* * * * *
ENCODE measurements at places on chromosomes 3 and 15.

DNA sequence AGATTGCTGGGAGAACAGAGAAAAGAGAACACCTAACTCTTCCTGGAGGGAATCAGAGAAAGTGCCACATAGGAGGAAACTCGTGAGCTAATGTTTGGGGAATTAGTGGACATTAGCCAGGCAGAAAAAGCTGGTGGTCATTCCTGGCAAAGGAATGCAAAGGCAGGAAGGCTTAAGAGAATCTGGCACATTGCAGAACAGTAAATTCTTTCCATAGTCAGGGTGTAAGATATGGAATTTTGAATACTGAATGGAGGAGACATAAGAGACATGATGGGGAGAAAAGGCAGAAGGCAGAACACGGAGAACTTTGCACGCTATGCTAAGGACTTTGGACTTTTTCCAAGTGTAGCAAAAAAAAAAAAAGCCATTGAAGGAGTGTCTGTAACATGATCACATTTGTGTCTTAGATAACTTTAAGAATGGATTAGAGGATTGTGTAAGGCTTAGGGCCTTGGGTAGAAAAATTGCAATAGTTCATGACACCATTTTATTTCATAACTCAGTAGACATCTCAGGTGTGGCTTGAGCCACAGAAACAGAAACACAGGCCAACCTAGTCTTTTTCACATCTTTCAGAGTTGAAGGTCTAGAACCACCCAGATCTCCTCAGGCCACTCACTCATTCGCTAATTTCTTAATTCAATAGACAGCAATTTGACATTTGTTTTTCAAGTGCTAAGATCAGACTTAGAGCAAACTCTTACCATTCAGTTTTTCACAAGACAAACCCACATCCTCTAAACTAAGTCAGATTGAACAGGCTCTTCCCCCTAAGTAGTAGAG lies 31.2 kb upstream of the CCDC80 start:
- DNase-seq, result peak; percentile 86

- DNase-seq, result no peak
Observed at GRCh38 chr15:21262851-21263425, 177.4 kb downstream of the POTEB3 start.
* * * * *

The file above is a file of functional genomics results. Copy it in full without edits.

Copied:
ENCODE measurements at places on chromosomes 3 and 15.

DNA sequence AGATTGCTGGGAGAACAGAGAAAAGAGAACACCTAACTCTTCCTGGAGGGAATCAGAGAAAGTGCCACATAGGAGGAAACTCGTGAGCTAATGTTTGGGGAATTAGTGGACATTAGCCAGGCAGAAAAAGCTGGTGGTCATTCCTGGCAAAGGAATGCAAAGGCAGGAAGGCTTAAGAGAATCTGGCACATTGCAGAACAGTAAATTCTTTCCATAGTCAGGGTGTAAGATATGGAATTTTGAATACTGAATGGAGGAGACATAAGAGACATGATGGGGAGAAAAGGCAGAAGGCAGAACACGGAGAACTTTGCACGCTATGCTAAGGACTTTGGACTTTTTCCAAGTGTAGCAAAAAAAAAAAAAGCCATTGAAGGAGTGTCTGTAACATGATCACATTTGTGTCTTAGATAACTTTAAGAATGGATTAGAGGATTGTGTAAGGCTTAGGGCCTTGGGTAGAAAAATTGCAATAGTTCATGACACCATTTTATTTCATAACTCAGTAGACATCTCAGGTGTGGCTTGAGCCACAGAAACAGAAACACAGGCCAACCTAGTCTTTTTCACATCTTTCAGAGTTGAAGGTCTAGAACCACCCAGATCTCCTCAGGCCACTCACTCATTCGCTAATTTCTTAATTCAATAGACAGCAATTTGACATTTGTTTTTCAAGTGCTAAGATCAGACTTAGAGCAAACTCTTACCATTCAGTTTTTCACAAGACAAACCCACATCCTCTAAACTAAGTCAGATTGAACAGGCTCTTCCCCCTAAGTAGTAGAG lies 31.2 kb upstream of the CCDC80 start:
- DNase-seq, result peak; percentile 86

- DNase-seq, result no peak
Observed at GRCh38 chr15:21262851-21263425, 177.4 kb downstream of the POTEB3 start.